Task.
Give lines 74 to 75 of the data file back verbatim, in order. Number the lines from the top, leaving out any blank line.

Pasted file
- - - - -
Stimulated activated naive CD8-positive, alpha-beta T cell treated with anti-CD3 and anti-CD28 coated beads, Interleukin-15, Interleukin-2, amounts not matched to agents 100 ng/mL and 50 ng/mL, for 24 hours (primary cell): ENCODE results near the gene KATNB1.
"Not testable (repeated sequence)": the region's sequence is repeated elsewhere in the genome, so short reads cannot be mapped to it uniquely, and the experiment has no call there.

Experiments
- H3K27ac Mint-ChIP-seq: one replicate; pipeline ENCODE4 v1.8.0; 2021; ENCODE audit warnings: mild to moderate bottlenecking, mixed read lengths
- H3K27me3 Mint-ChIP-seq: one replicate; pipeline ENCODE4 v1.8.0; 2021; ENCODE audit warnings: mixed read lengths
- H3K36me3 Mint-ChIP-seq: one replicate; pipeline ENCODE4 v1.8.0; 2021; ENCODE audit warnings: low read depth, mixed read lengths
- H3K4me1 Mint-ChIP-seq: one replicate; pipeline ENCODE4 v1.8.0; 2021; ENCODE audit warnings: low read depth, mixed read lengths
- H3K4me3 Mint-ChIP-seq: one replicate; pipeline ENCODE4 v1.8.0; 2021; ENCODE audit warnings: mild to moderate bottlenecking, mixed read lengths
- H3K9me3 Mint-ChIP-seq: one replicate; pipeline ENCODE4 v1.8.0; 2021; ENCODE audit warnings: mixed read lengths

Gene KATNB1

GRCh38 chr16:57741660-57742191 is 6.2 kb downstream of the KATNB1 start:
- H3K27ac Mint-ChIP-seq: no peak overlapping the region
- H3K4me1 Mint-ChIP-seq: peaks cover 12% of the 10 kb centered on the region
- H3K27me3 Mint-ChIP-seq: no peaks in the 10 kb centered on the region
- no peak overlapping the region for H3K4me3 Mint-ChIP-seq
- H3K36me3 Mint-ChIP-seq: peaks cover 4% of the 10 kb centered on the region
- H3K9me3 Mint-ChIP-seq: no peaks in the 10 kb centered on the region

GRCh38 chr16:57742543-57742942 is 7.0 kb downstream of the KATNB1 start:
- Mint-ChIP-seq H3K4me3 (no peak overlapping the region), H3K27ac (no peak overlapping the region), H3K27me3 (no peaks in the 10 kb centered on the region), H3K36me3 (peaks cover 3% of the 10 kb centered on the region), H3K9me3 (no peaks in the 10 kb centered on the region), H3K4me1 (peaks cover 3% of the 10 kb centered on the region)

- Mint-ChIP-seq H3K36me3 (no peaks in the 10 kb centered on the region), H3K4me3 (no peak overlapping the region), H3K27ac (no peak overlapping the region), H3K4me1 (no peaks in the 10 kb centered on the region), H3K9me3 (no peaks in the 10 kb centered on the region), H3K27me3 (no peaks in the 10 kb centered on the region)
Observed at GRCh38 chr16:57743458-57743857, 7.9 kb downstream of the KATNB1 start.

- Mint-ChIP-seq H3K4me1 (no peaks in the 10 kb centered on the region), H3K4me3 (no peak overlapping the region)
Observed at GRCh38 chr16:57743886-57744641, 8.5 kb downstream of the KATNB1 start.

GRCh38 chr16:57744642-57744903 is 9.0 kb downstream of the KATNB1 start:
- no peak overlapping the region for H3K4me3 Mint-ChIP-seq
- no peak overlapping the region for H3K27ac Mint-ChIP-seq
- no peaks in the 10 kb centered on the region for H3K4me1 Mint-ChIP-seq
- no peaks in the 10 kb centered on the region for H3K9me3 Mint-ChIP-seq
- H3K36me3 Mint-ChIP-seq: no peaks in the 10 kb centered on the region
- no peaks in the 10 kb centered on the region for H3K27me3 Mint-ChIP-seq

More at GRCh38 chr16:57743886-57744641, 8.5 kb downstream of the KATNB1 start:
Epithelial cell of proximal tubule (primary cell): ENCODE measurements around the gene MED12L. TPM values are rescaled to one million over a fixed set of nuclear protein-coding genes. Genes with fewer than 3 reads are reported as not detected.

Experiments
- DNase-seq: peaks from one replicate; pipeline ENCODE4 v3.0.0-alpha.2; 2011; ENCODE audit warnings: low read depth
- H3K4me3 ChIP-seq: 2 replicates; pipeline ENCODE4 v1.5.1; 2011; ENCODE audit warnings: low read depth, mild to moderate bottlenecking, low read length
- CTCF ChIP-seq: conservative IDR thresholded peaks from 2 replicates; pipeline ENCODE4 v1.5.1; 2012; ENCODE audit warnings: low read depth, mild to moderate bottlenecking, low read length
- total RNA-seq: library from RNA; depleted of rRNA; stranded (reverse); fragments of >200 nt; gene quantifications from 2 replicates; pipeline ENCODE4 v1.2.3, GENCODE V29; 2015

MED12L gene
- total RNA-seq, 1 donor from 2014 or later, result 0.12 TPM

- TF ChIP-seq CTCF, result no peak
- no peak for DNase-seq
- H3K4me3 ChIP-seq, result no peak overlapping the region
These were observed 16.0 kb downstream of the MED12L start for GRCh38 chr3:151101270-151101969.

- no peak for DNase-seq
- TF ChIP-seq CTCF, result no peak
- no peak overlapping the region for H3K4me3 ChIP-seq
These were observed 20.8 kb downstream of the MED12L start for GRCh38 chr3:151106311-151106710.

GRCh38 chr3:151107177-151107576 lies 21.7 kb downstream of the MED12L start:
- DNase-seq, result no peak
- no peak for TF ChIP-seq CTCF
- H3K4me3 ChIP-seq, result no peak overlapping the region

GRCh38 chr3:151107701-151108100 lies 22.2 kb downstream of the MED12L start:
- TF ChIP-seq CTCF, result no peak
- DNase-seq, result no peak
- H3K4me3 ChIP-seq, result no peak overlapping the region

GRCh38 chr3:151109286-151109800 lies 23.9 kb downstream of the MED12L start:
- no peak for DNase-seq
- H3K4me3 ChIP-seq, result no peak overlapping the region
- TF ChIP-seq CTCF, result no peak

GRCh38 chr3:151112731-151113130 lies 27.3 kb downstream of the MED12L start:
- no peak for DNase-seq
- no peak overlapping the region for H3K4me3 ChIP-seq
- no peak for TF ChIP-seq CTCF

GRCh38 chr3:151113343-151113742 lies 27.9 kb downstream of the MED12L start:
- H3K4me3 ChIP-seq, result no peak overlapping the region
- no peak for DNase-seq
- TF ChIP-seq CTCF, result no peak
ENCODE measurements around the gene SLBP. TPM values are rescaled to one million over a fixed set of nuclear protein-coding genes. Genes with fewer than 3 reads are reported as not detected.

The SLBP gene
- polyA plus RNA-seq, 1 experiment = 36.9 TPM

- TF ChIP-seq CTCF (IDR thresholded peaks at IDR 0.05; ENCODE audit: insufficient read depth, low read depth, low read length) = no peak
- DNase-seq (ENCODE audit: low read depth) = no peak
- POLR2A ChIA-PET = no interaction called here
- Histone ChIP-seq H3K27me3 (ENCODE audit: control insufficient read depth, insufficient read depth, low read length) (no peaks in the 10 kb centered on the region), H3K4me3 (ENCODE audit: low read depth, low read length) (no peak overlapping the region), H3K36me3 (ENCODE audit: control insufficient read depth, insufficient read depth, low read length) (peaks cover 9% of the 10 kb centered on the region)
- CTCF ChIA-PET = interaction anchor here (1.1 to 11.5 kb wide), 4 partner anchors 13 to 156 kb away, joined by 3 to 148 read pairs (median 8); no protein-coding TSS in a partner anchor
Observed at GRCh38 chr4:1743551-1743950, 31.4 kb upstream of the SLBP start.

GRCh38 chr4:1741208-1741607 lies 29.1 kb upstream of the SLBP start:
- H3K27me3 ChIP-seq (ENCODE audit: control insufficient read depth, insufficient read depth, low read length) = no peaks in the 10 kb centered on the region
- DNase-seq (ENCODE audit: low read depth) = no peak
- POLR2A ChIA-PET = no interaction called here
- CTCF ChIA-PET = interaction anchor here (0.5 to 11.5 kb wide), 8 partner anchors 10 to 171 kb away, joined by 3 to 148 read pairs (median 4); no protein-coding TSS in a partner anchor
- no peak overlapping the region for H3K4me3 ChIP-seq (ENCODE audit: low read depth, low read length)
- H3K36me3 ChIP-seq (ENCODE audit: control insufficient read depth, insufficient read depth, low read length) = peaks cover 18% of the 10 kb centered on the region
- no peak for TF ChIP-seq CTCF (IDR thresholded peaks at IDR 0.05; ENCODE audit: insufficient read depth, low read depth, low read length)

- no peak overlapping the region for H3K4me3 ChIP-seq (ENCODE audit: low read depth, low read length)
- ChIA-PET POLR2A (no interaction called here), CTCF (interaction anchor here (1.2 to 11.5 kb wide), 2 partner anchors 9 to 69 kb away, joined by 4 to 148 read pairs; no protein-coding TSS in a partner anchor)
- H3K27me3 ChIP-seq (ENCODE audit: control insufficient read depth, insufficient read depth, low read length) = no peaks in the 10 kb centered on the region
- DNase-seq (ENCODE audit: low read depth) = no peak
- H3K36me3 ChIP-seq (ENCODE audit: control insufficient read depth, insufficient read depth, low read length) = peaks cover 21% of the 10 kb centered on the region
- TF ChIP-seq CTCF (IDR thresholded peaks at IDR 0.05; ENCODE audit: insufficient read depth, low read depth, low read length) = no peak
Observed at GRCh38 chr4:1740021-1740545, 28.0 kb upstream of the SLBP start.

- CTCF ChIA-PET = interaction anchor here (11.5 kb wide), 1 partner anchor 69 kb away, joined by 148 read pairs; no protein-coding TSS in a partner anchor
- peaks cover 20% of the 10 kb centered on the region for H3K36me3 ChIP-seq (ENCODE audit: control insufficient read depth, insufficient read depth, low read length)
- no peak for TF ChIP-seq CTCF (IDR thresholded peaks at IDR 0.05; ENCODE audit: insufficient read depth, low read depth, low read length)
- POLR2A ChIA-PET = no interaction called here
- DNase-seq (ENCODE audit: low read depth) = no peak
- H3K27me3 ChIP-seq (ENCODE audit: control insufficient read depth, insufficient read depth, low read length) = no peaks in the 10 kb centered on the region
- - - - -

- Histone ChIP-seq H3K27me3 (ENCODE audit: control insufficient read depth, insufficient read depth, low read length) (no peaks in the 10 kb centered on the region), H3K4me3 (ENCODE audit: low read depth, low read length) (no peak overlapping the region), H3K36me3 (ENCODE audit: control insufficient read depth, insufficient read depth, low read length) (peaks cover 9% of the 10 kb centered on the region)
- CTCF ChIA-PET = interaction anchor here (1.1 to 11.5 kb wide), 4 partner anchors 13 to 156 kb away, joined by 3 to 148 read pairs (median 8); no protein-coding TSS in a partner anchor